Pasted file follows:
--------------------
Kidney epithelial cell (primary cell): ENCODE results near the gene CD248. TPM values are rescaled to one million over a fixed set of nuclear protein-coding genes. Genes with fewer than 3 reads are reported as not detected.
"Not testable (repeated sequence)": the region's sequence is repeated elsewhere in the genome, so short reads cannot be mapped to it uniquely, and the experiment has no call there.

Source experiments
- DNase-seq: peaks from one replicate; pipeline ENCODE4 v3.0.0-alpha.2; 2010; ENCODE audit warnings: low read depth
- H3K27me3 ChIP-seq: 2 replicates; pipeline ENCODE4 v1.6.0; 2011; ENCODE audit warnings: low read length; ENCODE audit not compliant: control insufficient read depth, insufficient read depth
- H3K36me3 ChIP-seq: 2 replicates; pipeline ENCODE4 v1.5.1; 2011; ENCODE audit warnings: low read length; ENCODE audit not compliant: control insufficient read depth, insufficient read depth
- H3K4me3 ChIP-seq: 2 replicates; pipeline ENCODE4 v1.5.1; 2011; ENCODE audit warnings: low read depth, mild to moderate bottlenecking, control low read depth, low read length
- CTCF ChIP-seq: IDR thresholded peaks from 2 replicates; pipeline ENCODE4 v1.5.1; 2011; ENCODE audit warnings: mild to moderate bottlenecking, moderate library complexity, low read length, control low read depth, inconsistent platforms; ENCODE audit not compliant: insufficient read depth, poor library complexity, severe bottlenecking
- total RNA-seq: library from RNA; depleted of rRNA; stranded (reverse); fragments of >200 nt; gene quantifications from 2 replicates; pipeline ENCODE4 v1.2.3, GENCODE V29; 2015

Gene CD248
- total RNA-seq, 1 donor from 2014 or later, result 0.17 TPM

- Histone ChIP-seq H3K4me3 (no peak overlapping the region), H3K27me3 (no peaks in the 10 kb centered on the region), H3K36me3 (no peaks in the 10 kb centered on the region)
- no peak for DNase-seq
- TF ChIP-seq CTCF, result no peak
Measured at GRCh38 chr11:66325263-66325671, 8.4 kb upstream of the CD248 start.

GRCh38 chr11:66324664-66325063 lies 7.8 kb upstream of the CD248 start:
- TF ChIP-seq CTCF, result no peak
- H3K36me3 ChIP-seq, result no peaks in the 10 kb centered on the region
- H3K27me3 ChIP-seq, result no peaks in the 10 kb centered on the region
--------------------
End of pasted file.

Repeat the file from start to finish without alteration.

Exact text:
Kidney epithelial cell (primary cell): ENCODE results near the gene CD248. TPM values are rescaled to one million over a fixed set of nuclear protein-coding genes. Genes with fewer than 3 reads are reported as not detected.
"Not testable (repeated sequence)": the region's sequence is repeated elsewhere in the genome, so short reads cannot be mapped to it uniquely, and the experiment has no call there.

Source experiments
- DNase-seq: peaks from one replicate; pipeline ENCODE4 v3.0.0-alpha.2; 2010; ENCODE audit warnings: low read depth
- H3K27me3 ChIP-seq: 2 replicates; pipeline ENCODE4 v1.6.0; 2011; ENCODE audit warnings: low read length; ENCODE audit not compliant: control insufficient read depth, insufficient read depth
- H3K36me3 ChIP-seq: 2 replicates; pipeline ENCODE4 v1.5.1; 2011; ENCODE audit warnings: low read length; ENCODE audit not compliant: control insufficient read depth, insufficient read depth
- H3K4me3 ChIP-seq: 2 replicates; pipeline ENCODE4 v1.5.1; 2011; ENCODE audit warnings: low read depth, mild to moderate bottlenecking, control low read depth, low read length
- CTCF ChIP-seq: IDR thresholded peaks from 2 replicates; pipeline ENCODE4 v1.5.1; 2011; ENCODE audit warnings: mild to moderate bottlenecking, moderate library complexity, low read length, control low read depth, inconsistent platforms; ENCODE audit not compliant: insufficient read depth, poor library complexity, severe bottlenecking
- total RNA-seq: library from RNA; depleted of rRNA; stranded (reverse); fragments of >200 nt; gene quantifications from 2 replicates; pipeline ENCODE4 v1.2.3, GENCODE V29; 2015

Gene CD248
- total RNA-seq, 1 donor from 2014 or later, result 0.17 TPM

- Histone ChIP-seq H3K4me3 (no peak overlapping the region), H3K27me3 (no peaks in the 10 kb centered on the region), H3K36me3 (no peaks in the 10 kb centered on the region)
- no peak for DNase-seq
- TF ChIP-seq CTCF, result no peak
Measured at GRCh38 chr11:66325263-66325671, 8.4 kb upstream of the CD248 start.

GRCh38 chr11:66324664-66325063 lies 7.8 kb upstream of the CD248 start:
- TF ChIP-seq CTCF, result no peak
- H3K36me3 ChIP-seq, result no peaks in the 10 kb centered on the region
- H3K27me3 ChIP-seq, result no peaks in the 10 kb centered on the region